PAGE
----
September 13, 2010

How I Came to Understand Children’s Yoga. ~ Lindsay Fields

“Kids: they dance before they learn there is anything that isn’t music.” ~William Stafford

My Children, My Gurus

As a mother of two, I know parenting to be one the most challenging and rewarding endeavors one can experience in life.

I am grateful to have found myself seeing the world through my children’s eyes as they explore with reckless abandon and plenty of giggles. There’s nothing quite like a big squishy hug and an “I love you, Mommy” after a long day of enforcing boundaries and worrying about their safety.

As a yoga teacher, I find sharing yoga with others to be incredibly rewarding as well. You can learn a lot by having to explain something to someone and by seeing people become empowered to participate in life mindfully and compassionately. Why it never occurred to me that combining the two (children and yoga) could be such a profound experience is beyond me.

So, it happened by chance that I stumbled upon the amazing gift of teaching yoga to children and I have my beautiful 6 year old daughter, Tobin, to thank for it.

As most children do with their parents, my kids see me “dorking-out” over yoga and will connect with me and my enthusiasm by expressing an interest in yoga as well. They will invent postures for me to observe and help them with (I like flamingo, starfish, and super hero poses, for example). This, of course, delights me.  After all, imitation is the sincerest form of flattery, right?

Knowing the benefits of yoga practice personally, I have encouraged my kids to practice as well. My daughter has attended some yoga classes for kids and has a yoga DVD she practices with on occasion. Most recently, Tobin has created her own kids yoga program complete with a logo of her own design.

The benefits of yoga for kids (for physical fitness, stress relief, body awareness, hyper-activity, self-confidence, community and support) seems like a no-brainer to me. I have even considered teaching yoga to children. I hadn’t, until recently, considered the possibility that practicing yoga with children could end up teaching me about life, creativity and forgiveness.

One day as I was practicing handstands in my kitchen, admittedly not the best venue for this activity but it’s the only room in my house with enough open space and no furniture to maneuver around, my daughter sauntered into the room and, noticing my improving skills, proceeded to compliment me. I thought this was really sweet and listened as she described some things she has been working on herself. She then asked me if I wanted to know more and I enthusiastically said, “Yes!” Nothing out of the ordinary, as this kind of thing happens frequently in our home, but something was different this time. I stepped out of my parent/teacher role and I really listened to what she had to say.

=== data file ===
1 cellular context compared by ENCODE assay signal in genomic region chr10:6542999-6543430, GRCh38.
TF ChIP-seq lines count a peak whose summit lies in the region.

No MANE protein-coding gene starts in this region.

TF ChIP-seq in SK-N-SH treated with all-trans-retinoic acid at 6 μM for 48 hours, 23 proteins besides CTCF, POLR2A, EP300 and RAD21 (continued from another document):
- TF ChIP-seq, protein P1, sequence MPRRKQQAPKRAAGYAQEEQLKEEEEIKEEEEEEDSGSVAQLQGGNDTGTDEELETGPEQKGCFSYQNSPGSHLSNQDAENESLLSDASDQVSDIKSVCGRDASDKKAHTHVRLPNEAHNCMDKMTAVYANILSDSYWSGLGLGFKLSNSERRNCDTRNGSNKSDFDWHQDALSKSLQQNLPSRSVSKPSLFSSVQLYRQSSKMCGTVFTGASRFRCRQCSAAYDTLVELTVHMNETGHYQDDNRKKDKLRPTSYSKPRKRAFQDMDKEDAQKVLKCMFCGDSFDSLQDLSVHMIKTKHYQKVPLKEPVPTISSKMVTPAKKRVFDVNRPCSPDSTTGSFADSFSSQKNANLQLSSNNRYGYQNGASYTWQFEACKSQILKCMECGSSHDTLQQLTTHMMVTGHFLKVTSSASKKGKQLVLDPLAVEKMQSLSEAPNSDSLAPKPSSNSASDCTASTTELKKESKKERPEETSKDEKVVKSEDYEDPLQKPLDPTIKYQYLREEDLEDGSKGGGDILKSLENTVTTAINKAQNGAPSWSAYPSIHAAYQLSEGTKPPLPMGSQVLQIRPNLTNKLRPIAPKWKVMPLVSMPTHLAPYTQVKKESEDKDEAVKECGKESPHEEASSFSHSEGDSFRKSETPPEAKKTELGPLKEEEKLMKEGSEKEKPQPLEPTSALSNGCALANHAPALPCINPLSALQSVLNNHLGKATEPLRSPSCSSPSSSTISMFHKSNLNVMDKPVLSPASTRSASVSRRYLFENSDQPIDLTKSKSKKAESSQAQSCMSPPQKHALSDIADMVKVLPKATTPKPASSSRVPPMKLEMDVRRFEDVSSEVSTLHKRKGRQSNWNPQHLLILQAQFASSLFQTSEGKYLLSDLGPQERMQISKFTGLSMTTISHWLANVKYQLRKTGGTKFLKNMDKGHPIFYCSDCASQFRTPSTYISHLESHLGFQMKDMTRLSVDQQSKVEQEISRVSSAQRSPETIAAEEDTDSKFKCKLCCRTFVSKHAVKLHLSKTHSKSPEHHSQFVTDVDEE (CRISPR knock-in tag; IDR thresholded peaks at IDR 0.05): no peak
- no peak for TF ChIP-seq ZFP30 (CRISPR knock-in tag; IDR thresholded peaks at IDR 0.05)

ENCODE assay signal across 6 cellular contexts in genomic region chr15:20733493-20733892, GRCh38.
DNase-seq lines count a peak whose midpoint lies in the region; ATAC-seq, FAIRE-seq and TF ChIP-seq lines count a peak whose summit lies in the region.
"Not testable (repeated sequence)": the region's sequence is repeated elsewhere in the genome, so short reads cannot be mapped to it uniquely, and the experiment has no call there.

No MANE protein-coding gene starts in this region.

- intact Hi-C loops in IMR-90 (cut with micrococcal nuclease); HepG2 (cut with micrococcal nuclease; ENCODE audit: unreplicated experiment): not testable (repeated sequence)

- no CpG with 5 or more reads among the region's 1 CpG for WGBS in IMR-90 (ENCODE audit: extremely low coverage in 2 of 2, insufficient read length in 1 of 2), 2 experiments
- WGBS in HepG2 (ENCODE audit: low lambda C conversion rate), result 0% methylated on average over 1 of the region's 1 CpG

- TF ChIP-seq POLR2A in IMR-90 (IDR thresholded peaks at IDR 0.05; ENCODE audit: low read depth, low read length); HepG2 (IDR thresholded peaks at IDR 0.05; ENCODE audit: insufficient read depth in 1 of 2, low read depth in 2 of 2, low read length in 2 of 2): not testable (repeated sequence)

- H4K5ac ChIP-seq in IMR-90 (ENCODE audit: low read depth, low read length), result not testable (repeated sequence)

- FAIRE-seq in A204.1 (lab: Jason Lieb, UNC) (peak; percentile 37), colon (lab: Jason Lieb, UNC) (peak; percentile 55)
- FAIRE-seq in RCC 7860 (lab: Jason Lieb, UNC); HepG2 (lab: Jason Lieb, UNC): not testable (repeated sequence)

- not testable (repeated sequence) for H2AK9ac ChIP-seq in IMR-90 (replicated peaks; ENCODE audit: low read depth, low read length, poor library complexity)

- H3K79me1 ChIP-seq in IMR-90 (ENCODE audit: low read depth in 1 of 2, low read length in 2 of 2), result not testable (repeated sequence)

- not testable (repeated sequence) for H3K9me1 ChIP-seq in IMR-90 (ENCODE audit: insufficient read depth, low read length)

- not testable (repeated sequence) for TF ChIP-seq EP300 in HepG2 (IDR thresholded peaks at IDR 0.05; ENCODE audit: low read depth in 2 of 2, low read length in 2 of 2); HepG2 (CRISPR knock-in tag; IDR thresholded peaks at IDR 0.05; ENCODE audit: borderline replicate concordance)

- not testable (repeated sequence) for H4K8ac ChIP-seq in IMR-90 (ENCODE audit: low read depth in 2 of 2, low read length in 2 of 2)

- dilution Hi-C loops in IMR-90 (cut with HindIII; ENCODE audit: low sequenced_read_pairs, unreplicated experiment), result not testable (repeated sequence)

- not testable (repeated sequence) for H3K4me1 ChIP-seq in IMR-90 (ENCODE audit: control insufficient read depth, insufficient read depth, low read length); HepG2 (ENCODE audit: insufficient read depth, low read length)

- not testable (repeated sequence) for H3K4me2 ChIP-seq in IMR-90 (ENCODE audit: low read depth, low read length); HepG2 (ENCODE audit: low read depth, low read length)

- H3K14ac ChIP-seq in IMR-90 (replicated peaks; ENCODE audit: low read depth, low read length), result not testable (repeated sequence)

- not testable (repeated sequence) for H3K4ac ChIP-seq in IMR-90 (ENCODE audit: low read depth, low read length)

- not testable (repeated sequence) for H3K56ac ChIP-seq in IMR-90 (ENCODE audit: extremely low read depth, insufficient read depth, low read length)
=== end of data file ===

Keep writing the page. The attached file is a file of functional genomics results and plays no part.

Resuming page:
What happened next was nothing short of incredible. We entered into an impromptu yoga class where we were both teachers and both students as well. We would take turns coming up with postures, some traditional and some of our own invention, and one would evolve into the next with stories and games. What I noticed was that Tobin knew instinctively in which way her body needed to move, how to explain it, how to make it playful and fun and exhibiting a confidence and ease throughout. She was never fearful of remembering the sanskrit name or which side, left or right, needed to be stretched and in what order. It was totally natural and incredibly free.

I thought, “Why the heck did I drop oodles of cash on yoga teacher training when perhaps all I needed to do was remember what it was like to be a kid, fearless and free?” Of course, there are plenty of sound reasons for completing a teacher training but this experience sure brought about some insight and a fresh perspective for me.

After our little yoga session, in the days to follow, I observed my children using their bodies, playing, and dancing. A lot of it resembled yoga postures with stretching, backbends and inversions. They will periodically come into headstands as if they are so connected to notice that, “Hey, this is what my body needs right now.” and self-nurturing enough to just do it.

I have noticed since, with my newly found awareness, that young children live completely in the moment. What seems to us grown-ups to be erratic and hyper-active behavior is simply them staying present and inspired with every moment—no need for meditation at this age. They are not afraid of getting hurt or of what other people will think. If they fall or mess up their experiment (whatever it may be in any given moment), most of the time, they laugh it off and don’t beat themselves up at least not for very long. They are incredibly forgiving of themselves. To them, the world is a vast ocean of possibility and wonder and being critical of themselves is a waste of time and completely counter-productive to their fun-having.

I suppose the idea of always having fun, seeking eternal youth and seeing the world with the eyes of a child is not a new concept. But this particular experience put it into a new light for me. While, it is our responsibility to be good examples and to teach our children about life, our children have a lot to teach us if we are simply willing to listen.

Lindsay Fields is a yoga teacher and blogger currently residing the the beautiful mountain city of Asheville, NC. Her writing is an extension of her learning. A devoted student of yoga and life, Lindsay has found that the best things in life are made even better when you share them with others. To learn more about Lindsay, visit her blog.

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